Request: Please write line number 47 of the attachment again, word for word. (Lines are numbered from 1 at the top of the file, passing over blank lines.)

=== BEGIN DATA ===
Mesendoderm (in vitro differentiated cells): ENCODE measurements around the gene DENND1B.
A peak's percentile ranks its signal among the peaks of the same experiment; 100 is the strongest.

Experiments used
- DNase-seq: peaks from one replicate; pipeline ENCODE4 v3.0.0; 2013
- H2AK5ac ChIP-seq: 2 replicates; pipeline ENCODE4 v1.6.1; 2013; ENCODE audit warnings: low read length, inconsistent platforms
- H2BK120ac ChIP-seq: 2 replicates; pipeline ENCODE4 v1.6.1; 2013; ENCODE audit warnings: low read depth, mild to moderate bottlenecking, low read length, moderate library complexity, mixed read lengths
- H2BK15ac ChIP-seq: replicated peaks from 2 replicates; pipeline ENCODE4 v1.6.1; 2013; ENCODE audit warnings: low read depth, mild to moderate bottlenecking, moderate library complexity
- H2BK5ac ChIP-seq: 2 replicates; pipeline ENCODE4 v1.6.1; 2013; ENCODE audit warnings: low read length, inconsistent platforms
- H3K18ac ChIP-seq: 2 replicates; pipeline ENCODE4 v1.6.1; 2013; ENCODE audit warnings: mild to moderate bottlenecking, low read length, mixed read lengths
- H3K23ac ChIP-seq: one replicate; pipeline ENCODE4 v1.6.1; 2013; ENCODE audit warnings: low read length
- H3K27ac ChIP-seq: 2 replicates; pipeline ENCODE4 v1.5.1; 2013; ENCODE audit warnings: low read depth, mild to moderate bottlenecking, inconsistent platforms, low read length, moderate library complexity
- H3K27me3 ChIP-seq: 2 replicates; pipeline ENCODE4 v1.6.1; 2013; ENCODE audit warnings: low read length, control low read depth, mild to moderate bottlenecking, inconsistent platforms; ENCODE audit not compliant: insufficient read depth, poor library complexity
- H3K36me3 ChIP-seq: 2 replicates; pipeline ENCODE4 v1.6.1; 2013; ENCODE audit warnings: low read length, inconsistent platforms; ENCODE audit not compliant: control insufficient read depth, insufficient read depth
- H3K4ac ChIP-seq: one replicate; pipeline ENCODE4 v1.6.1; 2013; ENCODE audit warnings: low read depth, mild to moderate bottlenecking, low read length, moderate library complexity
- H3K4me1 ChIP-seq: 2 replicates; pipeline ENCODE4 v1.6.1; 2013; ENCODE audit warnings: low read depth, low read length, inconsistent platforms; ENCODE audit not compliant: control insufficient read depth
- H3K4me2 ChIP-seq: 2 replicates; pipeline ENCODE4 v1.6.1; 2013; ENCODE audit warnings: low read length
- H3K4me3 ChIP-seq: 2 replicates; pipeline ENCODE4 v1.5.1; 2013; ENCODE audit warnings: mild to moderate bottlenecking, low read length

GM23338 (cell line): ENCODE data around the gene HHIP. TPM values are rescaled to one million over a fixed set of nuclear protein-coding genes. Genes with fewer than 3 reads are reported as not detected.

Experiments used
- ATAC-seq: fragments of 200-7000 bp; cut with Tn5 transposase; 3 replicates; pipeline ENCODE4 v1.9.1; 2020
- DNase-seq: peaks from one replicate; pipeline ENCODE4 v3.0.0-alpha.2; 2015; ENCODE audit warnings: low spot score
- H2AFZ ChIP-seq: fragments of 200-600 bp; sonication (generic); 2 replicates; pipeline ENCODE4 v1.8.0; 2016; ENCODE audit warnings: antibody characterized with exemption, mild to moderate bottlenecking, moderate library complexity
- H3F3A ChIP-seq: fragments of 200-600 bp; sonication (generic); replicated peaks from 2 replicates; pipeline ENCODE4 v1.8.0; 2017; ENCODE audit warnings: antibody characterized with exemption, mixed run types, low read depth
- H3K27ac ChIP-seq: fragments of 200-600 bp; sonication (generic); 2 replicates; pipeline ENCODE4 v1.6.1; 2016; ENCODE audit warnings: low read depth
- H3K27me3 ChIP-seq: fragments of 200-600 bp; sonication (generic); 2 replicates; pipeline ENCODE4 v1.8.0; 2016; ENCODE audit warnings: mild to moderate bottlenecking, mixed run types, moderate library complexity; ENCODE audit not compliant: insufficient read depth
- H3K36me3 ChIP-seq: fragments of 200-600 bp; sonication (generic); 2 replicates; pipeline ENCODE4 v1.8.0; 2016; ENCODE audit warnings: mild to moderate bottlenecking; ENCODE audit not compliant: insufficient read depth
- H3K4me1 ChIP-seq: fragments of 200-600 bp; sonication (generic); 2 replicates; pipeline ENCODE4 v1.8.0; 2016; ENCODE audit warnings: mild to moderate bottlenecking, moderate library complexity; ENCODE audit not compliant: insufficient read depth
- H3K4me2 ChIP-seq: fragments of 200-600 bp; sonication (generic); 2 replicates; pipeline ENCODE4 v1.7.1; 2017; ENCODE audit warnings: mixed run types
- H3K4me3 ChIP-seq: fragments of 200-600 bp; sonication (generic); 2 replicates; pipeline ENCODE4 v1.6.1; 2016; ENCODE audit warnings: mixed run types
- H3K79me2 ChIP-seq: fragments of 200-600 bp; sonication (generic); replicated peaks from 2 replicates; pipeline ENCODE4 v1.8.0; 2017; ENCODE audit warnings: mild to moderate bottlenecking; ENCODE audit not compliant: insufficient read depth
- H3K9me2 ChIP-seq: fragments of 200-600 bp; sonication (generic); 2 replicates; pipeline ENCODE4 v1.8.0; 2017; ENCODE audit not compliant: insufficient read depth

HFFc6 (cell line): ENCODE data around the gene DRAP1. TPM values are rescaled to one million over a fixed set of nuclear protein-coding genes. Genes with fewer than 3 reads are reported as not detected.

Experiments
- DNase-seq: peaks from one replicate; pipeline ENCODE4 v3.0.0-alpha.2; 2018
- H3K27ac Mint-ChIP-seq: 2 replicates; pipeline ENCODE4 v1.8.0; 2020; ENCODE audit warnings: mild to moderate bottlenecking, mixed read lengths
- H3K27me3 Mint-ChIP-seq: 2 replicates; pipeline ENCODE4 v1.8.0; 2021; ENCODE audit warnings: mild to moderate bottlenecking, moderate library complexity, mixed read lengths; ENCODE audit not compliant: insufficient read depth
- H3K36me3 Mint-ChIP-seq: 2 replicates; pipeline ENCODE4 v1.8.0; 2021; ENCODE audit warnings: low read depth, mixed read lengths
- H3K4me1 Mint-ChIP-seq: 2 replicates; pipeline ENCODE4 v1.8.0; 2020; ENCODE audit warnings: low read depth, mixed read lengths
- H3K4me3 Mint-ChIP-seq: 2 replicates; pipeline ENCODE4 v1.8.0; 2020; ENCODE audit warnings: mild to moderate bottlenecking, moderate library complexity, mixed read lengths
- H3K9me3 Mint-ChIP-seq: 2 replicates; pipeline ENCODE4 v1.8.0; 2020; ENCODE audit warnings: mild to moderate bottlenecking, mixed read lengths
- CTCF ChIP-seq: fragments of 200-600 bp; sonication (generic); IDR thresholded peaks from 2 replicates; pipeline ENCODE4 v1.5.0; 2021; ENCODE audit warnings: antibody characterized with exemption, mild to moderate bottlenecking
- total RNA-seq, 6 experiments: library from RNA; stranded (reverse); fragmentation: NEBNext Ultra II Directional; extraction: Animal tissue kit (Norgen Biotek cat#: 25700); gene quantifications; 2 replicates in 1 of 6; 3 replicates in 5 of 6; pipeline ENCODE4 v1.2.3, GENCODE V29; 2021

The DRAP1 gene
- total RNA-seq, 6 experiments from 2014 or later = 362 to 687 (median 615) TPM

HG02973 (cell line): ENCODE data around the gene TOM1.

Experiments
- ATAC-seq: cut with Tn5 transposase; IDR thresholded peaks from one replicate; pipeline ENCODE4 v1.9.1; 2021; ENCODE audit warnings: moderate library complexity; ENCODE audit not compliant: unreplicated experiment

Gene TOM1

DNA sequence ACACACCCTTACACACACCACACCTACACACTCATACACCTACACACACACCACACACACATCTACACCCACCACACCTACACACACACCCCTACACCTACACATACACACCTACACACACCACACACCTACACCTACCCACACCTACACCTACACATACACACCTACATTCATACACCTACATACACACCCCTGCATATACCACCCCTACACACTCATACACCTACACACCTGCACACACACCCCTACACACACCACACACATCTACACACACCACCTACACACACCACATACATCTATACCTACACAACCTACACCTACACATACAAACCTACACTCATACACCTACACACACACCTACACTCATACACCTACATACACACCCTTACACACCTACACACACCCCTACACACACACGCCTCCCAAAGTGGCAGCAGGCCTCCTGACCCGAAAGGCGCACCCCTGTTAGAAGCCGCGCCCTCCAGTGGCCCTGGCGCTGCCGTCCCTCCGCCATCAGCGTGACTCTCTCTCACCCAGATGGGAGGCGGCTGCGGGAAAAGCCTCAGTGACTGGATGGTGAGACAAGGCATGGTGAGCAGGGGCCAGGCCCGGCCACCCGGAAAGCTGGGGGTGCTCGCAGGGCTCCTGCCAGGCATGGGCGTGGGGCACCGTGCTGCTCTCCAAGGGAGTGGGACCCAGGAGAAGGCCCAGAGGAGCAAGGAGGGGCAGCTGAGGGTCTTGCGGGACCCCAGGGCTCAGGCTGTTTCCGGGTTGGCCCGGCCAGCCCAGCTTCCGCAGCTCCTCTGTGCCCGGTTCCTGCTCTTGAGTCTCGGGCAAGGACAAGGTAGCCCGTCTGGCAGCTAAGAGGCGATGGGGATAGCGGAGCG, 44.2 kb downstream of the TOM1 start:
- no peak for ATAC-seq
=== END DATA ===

- ATAC-seq: cut with Tn5 transposase; IDR thresholded peaks from one replicate; pipeline ENCODE4 v1.9.1; 2021; ENCODE audit warnings: moderate library complexity; ENCODE audit not compliant: unreplicated experiment